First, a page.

Background: The labile state of short-term memory has been known for more than a century. It has been frequently reported that immediate postlearning intervention can readily disrupt newly formed memories. However, the molecular and cellular mechanisms underlying the labile state of new memory are not understood. Results: Using a bump-and-hole-based chemical-genetic method, we have rapidly and selectively manipulated αCaMKII activity levels in the mouse forebrain during various stages of the short-term memory processes. We find that a rapid shift in the αCaMKII activation status within the immediate 10 min after learning severely disrupts short-term memory formation. The same manipulation beyond the 15 min after learning has no effect, suggesting a critical time window for CaMKII action. We further show that during this same 10 min time window only, shifting in CaMKII activation state is capable of altering newly established synaptic weights and/or patterns. Conclusion: The initial 10 min of memory formation and long-term potentiation are sensitive to inducible genetic upregulation of αCaMKII activity. Our results suggest that molecular dynamics of CaMKII play an important role in underlying synaptic labile state and representation of short-term memory during this critical time window.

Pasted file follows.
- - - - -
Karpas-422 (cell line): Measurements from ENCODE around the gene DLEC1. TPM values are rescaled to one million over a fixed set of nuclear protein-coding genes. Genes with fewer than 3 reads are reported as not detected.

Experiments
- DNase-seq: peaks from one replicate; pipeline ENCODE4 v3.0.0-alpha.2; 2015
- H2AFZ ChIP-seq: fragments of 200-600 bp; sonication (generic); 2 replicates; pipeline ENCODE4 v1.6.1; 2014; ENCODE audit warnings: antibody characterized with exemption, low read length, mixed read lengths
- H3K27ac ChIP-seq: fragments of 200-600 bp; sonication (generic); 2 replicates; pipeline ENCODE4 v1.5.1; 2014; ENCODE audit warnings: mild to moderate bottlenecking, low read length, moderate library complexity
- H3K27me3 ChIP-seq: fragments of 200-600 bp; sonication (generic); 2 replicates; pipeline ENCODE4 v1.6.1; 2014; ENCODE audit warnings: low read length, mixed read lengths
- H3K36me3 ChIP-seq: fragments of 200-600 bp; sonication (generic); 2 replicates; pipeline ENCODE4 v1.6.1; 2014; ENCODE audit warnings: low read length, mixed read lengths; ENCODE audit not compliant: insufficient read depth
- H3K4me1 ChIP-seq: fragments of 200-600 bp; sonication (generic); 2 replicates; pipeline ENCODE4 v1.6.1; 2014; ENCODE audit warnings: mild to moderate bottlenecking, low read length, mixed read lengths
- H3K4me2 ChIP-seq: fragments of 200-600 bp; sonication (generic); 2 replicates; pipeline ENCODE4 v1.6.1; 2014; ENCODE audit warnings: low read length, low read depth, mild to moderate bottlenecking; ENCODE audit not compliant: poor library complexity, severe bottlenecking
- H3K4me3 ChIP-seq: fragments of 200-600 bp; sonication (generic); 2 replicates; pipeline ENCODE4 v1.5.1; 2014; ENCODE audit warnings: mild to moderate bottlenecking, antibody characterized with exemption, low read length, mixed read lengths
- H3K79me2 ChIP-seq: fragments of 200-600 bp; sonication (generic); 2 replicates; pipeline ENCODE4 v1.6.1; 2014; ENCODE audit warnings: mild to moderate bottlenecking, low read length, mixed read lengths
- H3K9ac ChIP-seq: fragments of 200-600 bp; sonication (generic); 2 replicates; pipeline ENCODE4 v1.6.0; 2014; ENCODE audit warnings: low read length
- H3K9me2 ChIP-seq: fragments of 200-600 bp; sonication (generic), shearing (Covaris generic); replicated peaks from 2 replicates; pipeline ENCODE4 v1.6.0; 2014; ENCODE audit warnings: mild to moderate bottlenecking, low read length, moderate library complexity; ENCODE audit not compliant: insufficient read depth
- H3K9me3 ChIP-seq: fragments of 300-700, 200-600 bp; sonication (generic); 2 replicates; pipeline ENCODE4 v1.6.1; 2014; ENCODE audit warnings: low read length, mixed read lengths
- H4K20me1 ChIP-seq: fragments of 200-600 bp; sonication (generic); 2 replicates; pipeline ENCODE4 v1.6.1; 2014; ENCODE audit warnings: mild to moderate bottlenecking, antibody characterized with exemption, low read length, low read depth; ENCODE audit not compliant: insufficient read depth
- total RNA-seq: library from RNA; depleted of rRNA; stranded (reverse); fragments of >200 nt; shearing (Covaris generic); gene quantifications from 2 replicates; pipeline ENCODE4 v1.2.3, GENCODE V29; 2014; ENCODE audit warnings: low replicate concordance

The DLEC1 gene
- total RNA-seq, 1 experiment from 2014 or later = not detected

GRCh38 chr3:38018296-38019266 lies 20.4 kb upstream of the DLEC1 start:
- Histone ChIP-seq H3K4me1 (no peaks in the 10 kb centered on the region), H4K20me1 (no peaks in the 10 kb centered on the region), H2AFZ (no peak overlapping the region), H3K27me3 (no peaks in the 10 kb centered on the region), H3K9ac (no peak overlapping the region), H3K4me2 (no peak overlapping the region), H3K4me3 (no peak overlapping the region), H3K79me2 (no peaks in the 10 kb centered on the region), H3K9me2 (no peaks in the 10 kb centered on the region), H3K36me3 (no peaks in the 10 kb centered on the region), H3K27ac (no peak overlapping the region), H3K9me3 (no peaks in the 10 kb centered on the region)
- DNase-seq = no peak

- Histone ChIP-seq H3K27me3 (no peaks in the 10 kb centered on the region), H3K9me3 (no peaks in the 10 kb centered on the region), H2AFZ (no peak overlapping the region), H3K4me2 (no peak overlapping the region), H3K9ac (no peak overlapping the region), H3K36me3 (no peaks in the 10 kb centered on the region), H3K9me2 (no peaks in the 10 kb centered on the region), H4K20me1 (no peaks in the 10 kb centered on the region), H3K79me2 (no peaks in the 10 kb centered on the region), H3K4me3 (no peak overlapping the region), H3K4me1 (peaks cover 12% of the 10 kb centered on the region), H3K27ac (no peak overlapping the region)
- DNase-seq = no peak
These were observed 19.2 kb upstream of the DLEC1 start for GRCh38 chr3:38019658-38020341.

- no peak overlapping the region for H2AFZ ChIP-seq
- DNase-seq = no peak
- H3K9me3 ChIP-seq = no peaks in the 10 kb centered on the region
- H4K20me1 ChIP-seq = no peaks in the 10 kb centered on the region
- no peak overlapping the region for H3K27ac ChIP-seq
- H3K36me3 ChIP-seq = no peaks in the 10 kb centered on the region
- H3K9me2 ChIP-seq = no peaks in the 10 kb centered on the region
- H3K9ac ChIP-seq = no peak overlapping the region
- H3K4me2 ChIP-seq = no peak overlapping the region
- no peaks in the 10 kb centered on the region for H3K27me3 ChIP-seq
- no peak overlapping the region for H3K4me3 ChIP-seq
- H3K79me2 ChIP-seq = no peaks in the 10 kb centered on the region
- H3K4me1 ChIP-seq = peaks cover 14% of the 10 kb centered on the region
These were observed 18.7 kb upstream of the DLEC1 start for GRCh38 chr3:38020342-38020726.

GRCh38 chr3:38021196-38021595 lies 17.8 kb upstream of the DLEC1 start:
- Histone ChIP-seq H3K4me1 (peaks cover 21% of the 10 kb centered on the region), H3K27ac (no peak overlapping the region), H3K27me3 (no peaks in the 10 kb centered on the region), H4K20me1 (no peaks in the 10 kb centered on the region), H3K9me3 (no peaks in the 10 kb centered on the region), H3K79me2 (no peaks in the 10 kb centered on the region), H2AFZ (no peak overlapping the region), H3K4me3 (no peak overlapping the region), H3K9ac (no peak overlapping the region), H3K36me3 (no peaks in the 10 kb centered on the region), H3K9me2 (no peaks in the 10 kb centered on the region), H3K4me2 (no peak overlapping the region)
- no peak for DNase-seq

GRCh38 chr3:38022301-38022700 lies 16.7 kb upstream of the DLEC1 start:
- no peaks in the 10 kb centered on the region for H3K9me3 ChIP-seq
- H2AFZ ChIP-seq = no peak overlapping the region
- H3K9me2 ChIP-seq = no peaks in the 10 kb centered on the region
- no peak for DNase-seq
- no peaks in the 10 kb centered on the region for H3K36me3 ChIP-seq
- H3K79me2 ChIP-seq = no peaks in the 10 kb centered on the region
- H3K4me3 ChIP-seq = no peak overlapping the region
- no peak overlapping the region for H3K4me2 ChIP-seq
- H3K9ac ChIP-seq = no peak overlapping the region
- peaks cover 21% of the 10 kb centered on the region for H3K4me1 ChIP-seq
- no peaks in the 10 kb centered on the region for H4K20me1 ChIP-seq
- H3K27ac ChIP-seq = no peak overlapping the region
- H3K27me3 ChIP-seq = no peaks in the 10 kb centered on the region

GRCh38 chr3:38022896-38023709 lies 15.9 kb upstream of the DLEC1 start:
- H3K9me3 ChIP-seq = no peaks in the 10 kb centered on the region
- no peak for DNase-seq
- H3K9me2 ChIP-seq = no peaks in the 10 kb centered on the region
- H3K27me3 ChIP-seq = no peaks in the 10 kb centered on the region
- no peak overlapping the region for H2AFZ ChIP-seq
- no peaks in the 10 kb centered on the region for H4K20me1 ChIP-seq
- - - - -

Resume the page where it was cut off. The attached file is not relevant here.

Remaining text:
ASJC Scopus subject areas
- Biochemistry, Genetics and Molecular Biology(all)
- Agricultural and Biological Sciences(all)